uncleboots

Train Attendant
Joined
Apr 27, 2009
Messages
40
Latest update from here in St. Louis. 3 people have died, they are reporting the train hit a dump truck. My biggest concern with the Marceline Sub was there were several crossing with no arm guards and crossings with only stop signs. For future travelers on this train it has rerouted through Quincy Illinois and St Louis in the past.
 
Joined
Aug 27, 2002
Messages
6,525
Location
Chicago
There has to be at some point in this country a reckoning of the monetary value of a single life. As described in previous posts, the intersection of tracks and many roads in this area are not at right angles. The BNSF must know this. I wonder how many similar accidents have occurred in this area.

The design of these crossings and lack of extra means to view trains from hard to view angles are the ingredients of a lawsuit imho.
 
Joined
Apr 5, 2011
Messages
4,886
Location
Baltimore. MD
It's been a bad day for public transportation in the last two days. The Amtrak issue on the West Coast, the SWC's derailment, and the Norwegian Sun's striking a growler trying to visit the Hubbard Glacier.
It hasn't been such a hot day for people traveling in private cars, either.


(I would expect this is typical of what happens on the road every day. Also, one of the entries pulled up on the search was a report of the car hitting the Amtrak train in California.)
 

joelkfla

Engineer
Joined
Oct 16, 2018
Messages
2,203
Location
12 miles from Walt Disney World
There has to be at some point in this country a reckoning of the monetary value of a single life. As described in previous posts, the intersection of tracks and many roads in this area are not at right angles. The BNSF must know this. I wonder how many similar accidents have occurred in this area.

The design of these crossings and lack of extra means to view trains from hard to view angles are the ingredients of a lawsuit imho.
I believe the state or local jurisdiction bears the responsibility to pay for upgrades to existing crossings, not the railroad.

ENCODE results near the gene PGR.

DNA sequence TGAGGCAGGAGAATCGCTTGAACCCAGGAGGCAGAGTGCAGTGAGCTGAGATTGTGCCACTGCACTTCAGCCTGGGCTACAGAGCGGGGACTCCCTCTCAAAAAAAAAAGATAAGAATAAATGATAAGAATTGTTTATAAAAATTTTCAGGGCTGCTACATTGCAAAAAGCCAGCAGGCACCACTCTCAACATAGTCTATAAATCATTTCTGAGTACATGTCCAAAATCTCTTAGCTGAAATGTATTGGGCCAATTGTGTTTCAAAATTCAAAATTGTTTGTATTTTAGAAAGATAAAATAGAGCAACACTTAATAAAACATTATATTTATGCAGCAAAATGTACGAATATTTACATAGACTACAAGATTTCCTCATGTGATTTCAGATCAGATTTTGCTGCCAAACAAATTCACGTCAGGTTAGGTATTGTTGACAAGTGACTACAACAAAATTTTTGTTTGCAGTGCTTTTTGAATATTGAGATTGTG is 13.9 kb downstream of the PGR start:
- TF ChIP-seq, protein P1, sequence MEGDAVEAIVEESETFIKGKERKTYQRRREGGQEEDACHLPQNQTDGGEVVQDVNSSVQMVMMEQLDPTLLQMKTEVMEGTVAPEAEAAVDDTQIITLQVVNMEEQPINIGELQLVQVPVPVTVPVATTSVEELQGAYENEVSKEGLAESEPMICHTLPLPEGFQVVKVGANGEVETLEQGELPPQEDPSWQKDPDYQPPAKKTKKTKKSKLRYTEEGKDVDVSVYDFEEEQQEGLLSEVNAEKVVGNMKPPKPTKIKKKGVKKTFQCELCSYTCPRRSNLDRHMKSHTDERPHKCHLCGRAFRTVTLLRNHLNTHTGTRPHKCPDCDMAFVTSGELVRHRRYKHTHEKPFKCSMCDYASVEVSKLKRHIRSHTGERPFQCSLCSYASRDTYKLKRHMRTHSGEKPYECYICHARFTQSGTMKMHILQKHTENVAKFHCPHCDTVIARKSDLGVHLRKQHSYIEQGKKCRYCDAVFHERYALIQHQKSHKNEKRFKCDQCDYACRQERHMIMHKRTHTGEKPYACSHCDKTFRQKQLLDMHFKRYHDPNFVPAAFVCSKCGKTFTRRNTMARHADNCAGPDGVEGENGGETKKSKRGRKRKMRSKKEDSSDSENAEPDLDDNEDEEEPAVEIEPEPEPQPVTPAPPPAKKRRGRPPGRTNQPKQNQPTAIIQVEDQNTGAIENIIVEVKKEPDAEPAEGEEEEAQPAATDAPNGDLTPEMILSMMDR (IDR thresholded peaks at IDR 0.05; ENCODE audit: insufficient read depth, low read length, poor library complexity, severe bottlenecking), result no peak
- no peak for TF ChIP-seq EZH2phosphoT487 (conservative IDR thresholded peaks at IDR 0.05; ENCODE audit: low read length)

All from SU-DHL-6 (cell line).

Joined
Jan 22, 2020
Messages
182
There were 2 Boy Scout troops on the SWC. Coming home from camp.
Per CNN, the 2 troops were from Appleton, Wisconsin with 8 adult leaders. They were on their way back home for the Philmont Scout Ranch in New Mexico. None of them were hurt (thank goodness) and they assisted other passengers who needed help. National headquarters is trying to arrange transportation to get them home as soon as possible.
 

Willbridge

50+ Year Amtrak Rider
AU Supporting Member
Joined
Mar 30, 2019
Messages
1,898
Location
Denver
And what would be wrong with that? In my opinion, running 90 mph passenger trains on tracks that cross unprotected grade crossings is crazy. The world you seek has long ago passed.

The decision to not install any protective devices is strictly a monetary decision. Railroads have proven recently with PSR that the only god that they worship is wall street. Edit: And I know BNSF is the only class 1 not to go the PSR route, but still they worship the investor. Not the safety of their employees or passengers on their tracks.
While I was working for Oregon DOT, a Southern Pacific freight hit a school bus at 20 mph on the secondary West Side line. The school bus driver had stopped, then pulled in front of the train. As a result, outraged public demanded and got crossing gates on the access to a mobile home park. The state and railroad money came by deleting a crossing project with a more likely chance of an accident.

In this case, a 79 mph speed limit -- it appears -- would have made little difference. And the public share of crossing improvements might have been better used at a higher traffic volume location.

Added note: I see that this crossing was on the list for improvements. Some states have engineering units that work on crossing improvements and federal funds may be available. Oregon was doing this in the 70's, some other states had other priorities through the years.
 
Last edited:
Top